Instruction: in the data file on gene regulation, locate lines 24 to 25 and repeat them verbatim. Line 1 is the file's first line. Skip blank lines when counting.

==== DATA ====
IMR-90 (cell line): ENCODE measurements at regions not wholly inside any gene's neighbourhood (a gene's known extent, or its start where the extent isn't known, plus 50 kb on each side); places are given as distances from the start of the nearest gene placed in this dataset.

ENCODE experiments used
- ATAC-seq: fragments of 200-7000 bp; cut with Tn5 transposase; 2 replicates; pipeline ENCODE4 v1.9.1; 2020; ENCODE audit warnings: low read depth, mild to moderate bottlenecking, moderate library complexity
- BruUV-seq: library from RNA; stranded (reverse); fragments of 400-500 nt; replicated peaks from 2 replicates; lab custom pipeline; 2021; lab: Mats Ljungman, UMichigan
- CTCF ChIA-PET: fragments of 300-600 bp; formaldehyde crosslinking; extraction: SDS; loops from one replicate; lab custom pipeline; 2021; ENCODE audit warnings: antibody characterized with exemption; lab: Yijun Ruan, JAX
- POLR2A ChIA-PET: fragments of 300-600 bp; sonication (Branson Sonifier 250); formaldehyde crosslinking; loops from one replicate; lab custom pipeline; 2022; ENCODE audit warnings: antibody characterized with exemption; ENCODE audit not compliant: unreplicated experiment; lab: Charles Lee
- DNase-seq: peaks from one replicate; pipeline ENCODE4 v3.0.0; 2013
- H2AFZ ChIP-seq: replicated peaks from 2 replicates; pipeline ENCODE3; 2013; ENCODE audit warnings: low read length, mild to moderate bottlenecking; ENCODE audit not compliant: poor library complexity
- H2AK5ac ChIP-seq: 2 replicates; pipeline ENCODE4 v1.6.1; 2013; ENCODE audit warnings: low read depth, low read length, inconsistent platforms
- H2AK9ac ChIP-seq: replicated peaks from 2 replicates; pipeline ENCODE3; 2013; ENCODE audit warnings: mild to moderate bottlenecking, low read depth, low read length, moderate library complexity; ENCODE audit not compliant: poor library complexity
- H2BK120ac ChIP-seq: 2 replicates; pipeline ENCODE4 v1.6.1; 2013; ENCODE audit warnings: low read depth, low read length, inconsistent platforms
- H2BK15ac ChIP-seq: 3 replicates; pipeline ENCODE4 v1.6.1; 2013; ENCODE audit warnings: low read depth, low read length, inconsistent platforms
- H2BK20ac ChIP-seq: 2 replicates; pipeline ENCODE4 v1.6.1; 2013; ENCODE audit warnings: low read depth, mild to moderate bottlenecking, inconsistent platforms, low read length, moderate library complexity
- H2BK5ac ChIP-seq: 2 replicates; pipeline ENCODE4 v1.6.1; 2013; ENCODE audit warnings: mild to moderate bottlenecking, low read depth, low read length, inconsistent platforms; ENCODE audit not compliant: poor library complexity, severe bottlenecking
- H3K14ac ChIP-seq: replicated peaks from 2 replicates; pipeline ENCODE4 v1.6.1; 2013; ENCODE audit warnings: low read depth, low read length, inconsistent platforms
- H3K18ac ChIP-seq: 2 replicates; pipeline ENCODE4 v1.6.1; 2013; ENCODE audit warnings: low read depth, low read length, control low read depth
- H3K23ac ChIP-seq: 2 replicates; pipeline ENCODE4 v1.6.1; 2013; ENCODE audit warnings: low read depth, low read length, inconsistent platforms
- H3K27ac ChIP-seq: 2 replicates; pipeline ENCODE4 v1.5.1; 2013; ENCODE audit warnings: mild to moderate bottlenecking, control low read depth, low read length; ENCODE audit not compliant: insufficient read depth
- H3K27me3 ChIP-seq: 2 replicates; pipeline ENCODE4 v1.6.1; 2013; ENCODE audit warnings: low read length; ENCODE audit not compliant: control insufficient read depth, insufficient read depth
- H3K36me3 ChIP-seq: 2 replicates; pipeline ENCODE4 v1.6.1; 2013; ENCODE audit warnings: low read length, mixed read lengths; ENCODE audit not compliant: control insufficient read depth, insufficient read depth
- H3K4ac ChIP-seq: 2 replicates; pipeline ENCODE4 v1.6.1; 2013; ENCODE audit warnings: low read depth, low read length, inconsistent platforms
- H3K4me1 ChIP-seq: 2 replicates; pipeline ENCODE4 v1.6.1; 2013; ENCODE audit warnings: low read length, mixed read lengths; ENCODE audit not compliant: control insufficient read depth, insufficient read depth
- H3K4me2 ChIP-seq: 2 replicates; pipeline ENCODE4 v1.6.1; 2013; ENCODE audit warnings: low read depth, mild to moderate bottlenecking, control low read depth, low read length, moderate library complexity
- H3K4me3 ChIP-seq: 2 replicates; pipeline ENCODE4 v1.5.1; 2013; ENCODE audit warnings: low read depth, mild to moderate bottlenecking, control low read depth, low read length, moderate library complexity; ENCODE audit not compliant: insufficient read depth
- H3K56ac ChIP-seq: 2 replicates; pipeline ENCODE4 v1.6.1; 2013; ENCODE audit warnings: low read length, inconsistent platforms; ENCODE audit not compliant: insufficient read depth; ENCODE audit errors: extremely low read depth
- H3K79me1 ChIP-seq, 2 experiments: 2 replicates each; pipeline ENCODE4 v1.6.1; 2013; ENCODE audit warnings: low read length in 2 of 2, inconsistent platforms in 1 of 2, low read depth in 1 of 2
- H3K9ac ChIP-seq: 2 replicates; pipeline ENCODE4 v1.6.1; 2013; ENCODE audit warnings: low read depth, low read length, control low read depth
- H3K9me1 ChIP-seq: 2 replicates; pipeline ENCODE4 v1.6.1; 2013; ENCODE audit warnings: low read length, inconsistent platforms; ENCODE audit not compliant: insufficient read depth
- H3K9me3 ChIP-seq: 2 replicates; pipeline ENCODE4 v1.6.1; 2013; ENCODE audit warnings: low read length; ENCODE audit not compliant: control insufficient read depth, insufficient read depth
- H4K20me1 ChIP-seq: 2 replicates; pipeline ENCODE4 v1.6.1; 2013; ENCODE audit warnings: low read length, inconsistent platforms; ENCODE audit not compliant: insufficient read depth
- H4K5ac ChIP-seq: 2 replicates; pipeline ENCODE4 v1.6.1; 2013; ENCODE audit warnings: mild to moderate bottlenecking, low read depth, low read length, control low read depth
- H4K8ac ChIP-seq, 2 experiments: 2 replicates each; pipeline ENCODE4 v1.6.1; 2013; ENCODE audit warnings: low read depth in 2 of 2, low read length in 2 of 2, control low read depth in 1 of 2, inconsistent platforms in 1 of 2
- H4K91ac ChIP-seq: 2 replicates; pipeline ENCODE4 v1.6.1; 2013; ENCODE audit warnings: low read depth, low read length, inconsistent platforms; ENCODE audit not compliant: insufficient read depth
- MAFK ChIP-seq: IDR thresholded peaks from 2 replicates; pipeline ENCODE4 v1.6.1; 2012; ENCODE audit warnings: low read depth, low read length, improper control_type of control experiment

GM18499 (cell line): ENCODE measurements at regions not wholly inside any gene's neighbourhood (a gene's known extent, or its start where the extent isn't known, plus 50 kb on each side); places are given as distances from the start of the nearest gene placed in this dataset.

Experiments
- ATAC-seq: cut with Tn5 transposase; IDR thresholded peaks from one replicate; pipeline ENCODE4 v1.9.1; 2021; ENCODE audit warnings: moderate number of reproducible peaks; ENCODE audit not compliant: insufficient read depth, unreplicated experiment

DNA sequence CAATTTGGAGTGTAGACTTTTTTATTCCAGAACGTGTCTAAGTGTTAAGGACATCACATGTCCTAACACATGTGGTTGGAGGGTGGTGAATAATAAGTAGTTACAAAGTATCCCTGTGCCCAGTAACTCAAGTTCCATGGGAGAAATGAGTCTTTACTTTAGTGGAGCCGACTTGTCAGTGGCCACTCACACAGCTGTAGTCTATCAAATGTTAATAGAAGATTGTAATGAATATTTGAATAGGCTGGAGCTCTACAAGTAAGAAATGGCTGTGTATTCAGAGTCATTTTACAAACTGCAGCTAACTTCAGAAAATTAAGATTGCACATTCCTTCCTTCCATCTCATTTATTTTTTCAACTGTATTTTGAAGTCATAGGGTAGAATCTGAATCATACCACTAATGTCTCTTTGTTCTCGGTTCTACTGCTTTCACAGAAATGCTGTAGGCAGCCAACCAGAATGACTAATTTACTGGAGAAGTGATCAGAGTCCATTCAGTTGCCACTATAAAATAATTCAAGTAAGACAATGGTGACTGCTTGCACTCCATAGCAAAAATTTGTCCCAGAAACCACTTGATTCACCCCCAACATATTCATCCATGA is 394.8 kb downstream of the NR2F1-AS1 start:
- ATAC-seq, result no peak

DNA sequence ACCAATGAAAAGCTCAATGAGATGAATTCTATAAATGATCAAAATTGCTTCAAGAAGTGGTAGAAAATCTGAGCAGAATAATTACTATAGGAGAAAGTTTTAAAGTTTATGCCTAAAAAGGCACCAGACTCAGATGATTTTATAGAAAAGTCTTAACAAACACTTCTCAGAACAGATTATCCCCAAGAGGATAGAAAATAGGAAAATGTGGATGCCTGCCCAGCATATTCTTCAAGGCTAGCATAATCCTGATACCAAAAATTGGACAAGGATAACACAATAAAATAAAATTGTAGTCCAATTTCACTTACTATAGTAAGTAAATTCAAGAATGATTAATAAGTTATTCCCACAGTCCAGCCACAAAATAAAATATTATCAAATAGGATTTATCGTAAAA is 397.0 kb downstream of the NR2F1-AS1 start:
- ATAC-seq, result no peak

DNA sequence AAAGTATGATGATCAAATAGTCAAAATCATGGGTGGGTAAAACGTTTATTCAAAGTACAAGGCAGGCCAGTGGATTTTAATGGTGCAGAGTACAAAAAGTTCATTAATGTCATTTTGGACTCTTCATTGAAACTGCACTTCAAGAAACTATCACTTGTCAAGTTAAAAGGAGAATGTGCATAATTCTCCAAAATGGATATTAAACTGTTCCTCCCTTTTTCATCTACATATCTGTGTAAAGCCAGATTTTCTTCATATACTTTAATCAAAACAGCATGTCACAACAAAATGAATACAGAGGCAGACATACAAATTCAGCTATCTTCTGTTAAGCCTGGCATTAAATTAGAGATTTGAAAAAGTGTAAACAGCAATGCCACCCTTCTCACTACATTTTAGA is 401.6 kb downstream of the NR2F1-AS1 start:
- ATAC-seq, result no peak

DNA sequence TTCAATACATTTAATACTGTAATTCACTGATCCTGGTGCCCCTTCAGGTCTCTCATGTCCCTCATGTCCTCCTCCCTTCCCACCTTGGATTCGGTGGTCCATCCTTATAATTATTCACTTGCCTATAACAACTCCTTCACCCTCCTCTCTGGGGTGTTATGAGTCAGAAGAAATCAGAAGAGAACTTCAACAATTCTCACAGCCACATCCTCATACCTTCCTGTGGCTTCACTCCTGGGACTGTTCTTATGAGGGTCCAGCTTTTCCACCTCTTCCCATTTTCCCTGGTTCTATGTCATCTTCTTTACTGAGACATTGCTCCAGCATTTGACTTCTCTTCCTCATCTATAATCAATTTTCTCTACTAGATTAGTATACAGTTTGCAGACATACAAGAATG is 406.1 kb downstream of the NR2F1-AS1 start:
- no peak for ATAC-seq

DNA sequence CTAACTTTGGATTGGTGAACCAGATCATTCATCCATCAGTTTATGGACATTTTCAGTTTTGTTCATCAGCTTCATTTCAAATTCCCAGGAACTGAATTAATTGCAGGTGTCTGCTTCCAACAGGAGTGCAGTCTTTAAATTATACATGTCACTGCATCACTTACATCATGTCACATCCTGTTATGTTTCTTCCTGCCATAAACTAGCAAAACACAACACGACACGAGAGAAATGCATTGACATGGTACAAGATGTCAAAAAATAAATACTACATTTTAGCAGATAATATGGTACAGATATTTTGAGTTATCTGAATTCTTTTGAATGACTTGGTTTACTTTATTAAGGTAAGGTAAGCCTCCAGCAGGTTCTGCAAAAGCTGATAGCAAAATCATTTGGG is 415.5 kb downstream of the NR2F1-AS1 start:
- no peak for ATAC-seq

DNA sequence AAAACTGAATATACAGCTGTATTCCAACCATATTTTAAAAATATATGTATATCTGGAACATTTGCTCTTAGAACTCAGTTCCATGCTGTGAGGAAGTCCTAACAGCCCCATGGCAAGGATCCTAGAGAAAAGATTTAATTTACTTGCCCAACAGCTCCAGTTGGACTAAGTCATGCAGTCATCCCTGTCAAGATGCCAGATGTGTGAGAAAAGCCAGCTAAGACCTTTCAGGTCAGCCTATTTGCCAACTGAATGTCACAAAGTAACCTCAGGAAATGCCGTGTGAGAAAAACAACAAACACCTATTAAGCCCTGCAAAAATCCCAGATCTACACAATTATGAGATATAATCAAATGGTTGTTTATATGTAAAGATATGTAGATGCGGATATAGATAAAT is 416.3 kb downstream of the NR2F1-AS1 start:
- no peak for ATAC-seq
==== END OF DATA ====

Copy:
- H3K4me3 ChIP-seq: 2 replicates; pipeline ENCODE4 v1.5.1; 2013; ENCODE audit warnings: low read depth, mild to moderate bottlenecking, control low read depth, low read length, moderate library complexity; ENCODE audit not compliant: insufficient read depth
- H3K56ac ChIP-seq: 2 replicates; pipeline ENCODE4 v1.6.1; 2013; ENCODE audit warnings: low read length, inconsistent platforms; ENCODE audit not compliant: insufficient read depth; ENCODE audit errors: extremely low read depth